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Don't Look to Insoles to Solve Your Knee Pain

Content provided by the Faculty of the Harvard Medical School

Save your money if you're considering investing in a wedge insole to relieve your pain from knee osteoarthritis; a research review published in the Aug. 21, 2013, Journal of the American Medical Association suggests that the shoe inserts do little—if anything—to relieve arthritis pain. Wedge insoles, and in this case lateral wedge insoles, are placed in the shoe to prop up or tilt the outside of your foot. The idea is that it reduces the load on the inner knee joint, where knee arthritis often starts. But after evaluating the results of 12 different shoe-based clinical trials, researchers didn't find an improvement in pain. That finding comes after a recent statement from the American Academy of Orthopaedic Surgeons, which said it couldn't recommend lateral wedge insoles for people with knee osteoarthritis, based on current research. Prices for the inserts range from $10 at a pharmacy to $500 for a custom-fit orthotic. So what should you spend your money on instead? Consider flat-heeled, flexible shoes that mimic the movement of walking barefoot, along with a cane to boost your stability.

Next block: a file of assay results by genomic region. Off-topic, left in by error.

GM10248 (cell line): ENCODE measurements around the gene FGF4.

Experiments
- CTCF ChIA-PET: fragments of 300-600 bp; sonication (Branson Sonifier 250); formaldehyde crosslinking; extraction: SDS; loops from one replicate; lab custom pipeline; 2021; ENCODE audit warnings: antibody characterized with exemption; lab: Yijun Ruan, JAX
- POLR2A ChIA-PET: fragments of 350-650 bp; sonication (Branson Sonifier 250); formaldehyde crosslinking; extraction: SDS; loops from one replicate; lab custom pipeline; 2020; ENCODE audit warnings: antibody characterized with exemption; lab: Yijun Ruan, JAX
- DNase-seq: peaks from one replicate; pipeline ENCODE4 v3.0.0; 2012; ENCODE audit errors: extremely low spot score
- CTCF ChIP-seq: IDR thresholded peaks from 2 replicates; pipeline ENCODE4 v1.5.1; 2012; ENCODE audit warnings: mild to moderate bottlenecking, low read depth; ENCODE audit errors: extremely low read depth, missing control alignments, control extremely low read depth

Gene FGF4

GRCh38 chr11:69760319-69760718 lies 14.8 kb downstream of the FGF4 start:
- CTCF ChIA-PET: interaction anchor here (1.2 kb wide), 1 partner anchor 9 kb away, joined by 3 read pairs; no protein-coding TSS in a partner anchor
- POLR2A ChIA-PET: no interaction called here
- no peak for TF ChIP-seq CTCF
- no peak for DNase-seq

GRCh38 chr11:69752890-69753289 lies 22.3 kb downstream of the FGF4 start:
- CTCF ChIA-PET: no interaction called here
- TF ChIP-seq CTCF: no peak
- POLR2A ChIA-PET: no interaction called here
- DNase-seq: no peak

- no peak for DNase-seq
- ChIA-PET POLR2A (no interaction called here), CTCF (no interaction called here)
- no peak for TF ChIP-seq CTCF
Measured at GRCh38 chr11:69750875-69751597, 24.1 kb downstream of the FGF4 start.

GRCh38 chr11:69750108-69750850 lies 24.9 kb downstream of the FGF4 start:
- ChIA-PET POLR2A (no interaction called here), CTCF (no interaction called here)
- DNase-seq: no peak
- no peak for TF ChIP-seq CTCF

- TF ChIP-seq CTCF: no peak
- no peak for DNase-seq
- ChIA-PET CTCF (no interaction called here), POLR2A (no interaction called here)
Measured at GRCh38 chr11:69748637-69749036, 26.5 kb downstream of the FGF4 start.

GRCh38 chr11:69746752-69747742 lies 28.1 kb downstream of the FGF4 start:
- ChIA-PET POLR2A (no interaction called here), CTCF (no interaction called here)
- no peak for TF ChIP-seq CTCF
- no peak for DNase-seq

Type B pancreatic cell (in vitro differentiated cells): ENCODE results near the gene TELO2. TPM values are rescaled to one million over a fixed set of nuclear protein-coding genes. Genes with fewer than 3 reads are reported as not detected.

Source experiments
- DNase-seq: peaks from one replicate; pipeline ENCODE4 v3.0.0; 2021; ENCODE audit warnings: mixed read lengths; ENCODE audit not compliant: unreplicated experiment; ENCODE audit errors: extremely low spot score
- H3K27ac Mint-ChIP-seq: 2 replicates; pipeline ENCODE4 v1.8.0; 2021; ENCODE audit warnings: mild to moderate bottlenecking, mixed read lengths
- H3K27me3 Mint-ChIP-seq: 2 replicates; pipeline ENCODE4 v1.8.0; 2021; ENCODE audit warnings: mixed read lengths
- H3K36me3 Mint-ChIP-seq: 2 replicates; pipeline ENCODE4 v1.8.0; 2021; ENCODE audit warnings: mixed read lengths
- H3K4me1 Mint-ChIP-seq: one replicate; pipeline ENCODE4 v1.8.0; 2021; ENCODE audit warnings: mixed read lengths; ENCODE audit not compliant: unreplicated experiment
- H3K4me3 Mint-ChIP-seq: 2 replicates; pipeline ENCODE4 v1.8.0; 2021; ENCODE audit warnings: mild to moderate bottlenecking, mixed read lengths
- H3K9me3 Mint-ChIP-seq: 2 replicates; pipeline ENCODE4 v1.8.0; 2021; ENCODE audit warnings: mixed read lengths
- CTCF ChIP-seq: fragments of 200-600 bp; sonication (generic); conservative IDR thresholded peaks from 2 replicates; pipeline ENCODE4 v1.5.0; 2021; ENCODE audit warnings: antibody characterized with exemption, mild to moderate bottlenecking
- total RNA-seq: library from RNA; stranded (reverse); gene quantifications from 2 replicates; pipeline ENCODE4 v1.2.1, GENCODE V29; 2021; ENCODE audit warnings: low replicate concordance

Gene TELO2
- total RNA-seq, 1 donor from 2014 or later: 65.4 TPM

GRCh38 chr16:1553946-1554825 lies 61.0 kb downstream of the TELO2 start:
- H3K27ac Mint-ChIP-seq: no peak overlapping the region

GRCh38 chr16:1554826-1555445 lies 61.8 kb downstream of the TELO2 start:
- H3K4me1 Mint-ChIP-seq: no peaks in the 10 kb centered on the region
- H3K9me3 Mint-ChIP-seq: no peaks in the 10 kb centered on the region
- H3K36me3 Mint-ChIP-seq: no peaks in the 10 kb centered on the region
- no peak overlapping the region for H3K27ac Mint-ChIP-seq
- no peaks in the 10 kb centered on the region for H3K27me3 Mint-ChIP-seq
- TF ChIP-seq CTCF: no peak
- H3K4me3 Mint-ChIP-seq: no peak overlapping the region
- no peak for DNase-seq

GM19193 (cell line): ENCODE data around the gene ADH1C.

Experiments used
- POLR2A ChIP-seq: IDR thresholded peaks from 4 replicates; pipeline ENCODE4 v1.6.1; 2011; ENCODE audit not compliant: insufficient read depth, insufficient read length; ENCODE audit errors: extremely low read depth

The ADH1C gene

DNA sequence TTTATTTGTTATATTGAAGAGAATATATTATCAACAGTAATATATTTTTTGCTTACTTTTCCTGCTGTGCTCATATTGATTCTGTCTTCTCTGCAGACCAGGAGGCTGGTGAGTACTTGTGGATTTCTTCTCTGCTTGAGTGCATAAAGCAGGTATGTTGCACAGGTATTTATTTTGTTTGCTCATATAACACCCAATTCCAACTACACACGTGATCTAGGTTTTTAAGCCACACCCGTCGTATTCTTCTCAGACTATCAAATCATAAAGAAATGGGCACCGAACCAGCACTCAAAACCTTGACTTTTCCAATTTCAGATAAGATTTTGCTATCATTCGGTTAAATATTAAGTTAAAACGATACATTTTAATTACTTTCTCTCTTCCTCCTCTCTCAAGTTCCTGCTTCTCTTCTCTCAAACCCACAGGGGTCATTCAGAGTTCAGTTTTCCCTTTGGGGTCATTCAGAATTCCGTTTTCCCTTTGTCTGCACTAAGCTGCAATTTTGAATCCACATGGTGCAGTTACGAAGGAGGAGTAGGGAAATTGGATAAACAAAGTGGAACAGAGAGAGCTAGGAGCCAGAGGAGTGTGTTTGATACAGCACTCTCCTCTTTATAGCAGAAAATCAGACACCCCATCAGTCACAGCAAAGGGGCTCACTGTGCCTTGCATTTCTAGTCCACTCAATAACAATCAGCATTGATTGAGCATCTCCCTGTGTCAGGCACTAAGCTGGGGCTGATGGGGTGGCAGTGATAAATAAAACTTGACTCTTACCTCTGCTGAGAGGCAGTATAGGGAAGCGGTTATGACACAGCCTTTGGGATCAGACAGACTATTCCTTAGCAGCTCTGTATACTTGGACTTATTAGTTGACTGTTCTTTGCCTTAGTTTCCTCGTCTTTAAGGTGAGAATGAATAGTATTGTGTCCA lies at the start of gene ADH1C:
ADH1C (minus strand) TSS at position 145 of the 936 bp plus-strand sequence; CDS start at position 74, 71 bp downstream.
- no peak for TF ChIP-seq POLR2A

Last Annual Review Date: Nov. 1, 2013 Copyright: 2013 Harvard University. All rights reserved. Content Licensing by Belvoir Media Group

Reference: Arthritis section on Better Medicine


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